I am currently doing historical research about the 16th century in Japan. Without getting into too much detail, in order to get the information I need, most of the stuff I have to read involves horrible depictions of people being tortured, killed, mutilated, robbed, betrayed, lied to, corrupted, raped,placed into slavery and many other inhumane things done to Japanese Christians, and some foreigners who were there as well. Many of people were killed on the streets outside the cities for no other reason than to try the new katana that had just been purchased. At the beginning, I did get one night of nightmares, but since then I have coped with it pretty well. Still, sometimes it gets heavy on the brain. On just one afternoon, I believe I had read in detail about the killing of 200 people or more.

    And due to this, there is very little that can shock me anymore. I was only slightly disgusted by the insects and animals on display. the human models themselves barely caused me any impression. But there was still an impression, nevertheless. Which means I have not yet completely become a soulless and insensitive create.

    In the end, shock plays an important role in our lives. And these images are fully deserving of the word “art”. But in the end of the day, after having had my brief moment of shock, I will go back to enjoying my lovely sunset photography, on a peaceful sea. Both shock and peace are necessary, but peace is more necessary to me than shock. Maybe it is because I have seen enough “shock” to last a lifetime. While I think these images are good, I feel no interest in revisiting them. It’s as if the idea, after having expressed itself, becomes exhausted of meaning. It is good that things like these exist, even if most people will never “get” them.

    In conclusion, this was an interesting post.

    • Gakuranman says:

      Thanks for the comment Bebio! Interesting thoughts on shock and peace :). I think I agree, I wouldn’t like to live a life where shock was the norm (for however long it could remain shocking). But every now and again, it helps keep me on my toes and remembering there is so much more to the world than what we come across in everyday life. I hope your research goes well (and keep those sunset pictures handy ;) ).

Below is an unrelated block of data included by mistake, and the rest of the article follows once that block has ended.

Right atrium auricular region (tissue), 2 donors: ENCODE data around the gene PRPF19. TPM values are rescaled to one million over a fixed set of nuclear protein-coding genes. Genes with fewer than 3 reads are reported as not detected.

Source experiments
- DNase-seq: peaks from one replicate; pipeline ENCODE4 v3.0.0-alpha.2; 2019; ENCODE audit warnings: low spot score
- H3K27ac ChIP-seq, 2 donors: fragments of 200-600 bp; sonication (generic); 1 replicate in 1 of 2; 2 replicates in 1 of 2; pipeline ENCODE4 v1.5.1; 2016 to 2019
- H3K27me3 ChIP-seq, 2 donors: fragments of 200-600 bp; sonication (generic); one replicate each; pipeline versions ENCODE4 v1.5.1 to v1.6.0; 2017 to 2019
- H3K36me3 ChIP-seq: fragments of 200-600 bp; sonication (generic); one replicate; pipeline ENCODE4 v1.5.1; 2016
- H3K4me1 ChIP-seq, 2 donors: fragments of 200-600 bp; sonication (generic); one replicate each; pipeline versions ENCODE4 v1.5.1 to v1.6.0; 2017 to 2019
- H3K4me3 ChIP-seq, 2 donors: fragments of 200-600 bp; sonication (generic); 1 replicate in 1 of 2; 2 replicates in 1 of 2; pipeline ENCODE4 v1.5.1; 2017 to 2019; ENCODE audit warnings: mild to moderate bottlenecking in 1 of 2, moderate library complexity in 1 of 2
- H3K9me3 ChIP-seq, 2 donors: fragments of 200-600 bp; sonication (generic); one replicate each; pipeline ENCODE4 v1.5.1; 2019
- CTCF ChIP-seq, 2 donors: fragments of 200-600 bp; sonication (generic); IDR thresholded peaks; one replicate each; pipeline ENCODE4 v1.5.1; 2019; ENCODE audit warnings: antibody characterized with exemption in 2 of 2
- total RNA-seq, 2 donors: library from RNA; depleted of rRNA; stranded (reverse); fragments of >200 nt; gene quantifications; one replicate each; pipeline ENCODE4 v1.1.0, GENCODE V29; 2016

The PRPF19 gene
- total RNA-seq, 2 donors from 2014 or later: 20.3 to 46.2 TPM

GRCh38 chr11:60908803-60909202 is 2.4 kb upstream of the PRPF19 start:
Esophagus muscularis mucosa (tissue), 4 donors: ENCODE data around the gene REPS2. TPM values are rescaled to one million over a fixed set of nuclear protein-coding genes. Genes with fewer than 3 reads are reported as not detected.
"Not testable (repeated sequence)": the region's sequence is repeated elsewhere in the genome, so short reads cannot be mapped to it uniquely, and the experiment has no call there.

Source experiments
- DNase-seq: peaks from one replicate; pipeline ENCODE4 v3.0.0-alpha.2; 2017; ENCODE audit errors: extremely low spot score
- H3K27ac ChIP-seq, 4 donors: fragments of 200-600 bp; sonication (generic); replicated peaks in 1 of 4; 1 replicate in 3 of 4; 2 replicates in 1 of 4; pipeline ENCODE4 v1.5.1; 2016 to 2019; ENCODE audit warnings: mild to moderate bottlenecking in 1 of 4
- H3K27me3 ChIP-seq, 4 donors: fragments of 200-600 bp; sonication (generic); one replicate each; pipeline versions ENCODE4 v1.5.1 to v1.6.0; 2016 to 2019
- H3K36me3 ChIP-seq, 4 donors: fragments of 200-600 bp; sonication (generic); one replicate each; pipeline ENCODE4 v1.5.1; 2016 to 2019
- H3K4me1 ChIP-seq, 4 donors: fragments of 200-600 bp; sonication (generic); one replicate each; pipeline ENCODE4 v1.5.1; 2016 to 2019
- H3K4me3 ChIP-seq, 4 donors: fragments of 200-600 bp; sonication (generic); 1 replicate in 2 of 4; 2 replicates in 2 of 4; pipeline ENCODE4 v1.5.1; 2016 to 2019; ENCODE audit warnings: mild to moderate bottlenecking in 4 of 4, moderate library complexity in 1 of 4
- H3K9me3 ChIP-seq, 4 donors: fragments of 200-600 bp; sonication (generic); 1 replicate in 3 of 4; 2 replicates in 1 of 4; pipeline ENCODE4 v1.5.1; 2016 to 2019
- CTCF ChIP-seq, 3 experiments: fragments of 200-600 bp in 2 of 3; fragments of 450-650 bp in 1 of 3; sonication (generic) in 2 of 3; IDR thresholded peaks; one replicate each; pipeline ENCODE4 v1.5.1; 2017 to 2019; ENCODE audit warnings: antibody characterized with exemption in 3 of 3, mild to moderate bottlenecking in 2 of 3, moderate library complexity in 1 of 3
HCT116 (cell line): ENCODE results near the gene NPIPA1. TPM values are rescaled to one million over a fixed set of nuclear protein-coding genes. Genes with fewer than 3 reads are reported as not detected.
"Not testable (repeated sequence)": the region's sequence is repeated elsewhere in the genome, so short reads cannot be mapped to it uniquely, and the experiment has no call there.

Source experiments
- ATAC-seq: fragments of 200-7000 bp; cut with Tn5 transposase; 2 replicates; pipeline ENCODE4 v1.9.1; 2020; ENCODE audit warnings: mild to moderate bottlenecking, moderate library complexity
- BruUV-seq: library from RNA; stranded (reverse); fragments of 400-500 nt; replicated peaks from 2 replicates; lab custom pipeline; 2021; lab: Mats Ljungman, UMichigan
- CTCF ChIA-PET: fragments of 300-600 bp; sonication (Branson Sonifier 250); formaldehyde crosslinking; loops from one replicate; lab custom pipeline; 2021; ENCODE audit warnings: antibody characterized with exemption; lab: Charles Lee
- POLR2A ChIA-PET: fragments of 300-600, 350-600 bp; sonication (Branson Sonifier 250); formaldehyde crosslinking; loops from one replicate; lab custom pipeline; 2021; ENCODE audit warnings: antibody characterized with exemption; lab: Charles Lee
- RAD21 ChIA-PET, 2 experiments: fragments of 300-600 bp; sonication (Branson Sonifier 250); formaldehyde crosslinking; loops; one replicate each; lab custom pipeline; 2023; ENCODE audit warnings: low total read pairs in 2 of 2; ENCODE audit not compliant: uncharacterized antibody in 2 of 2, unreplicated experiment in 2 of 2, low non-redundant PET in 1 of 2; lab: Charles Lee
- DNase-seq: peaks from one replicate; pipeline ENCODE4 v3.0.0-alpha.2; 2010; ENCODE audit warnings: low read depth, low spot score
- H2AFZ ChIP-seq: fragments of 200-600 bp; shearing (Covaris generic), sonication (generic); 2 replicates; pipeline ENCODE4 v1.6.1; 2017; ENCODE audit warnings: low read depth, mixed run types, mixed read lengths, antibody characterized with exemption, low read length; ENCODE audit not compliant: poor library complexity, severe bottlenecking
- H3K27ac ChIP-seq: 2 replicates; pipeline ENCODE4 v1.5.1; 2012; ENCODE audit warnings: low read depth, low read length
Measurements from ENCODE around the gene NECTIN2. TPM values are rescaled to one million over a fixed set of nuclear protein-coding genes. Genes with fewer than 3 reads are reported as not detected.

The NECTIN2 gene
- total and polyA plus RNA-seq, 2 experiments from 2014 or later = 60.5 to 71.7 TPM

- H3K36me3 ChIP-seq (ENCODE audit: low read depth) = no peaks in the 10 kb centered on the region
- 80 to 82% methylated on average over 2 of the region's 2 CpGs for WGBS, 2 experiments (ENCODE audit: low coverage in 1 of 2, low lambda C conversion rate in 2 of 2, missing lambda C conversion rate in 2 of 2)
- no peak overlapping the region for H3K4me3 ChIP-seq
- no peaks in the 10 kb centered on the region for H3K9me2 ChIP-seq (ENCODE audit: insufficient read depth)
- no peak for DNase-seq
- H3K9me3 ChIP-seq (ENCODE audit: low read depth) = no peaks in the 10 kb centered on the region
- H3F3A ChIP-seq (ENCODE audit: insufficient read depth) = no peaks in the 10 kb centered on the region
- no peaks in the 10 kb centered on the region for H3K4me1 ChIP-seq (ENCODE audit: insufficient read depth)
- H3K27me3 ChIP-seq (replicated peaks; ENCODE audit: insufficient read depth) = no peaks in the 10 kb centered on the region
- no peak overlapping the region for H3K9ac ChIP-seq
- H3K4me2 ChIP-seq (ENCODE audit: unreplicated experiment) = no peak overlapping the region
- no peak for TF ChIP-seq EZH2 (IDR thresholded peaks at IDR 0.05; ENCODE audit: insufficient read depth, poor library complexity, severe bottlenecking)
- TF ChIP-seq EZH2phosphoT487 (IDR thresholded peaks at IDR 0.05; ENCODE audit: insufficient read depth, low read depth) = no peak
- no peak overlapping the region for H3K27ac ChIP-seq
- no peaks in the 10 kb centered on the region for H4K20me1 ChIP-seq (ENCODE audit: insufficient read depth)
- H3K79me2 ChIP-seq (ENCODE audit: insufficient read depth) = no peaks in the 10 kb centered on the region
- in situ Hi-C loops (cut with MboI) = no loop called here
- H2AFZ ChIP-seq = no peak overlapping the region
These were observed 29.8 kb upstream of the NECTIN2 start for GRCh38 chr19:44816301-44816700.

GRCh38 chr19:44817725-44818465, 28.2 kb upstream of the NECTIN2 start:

10. yonasu says:

    That is mostly disgusting… xD

  11. Mats says:

    おはよう、Gakuranman. I’ve just recently discovered your blog and I am enjoying it muchly.

    I don’t have much to add really; I find this kind of art, even though only for the sake of grossing out and provoking, interesting and necessary. I don’t know about Japan as I am not there but Europe seems to be going in a neo Victorian direction. I don’t know if you’re up to date on what happens in the UK, but some weeks ago an exhibition of female croquis were taken down due to it’s “repulsive nature”. croquis??? Christ on a bike, what have we come to?

    a Swedish translator of Japanese in possession of Japanese pedophile manga (I do not know the term for this genre of manga… ?) has been arrested which has led to a discussion all over Scandinavia – I am situated in Copenhagen mysef – of whether this type of product should be made illegal. I am shaking my head… thoughts/fantasies/art illegal and persecuteable?

    I am by no means suggesting that everyone and his mother should have this kind of explicit art smacked in their faces but there has to be room for it, and I am glad that there are people like Daikichi Amano who are not afraid to explore it

    • Gakuranman says:

      Hey Mats. Cheers for the comment! It is slightly disturbing how uptight society is becoming, especially as you mentioned with regard to manga. It’s a very dangerous area right now and I know a lot of the material sold here in Japan would be extremely questionable back in the U.K.

  12. Locohama says:

    I think some artists work can be all three….disgusting, horrifying AND art. And this work qualifies as all 3. Good find!

  13. Valentina says: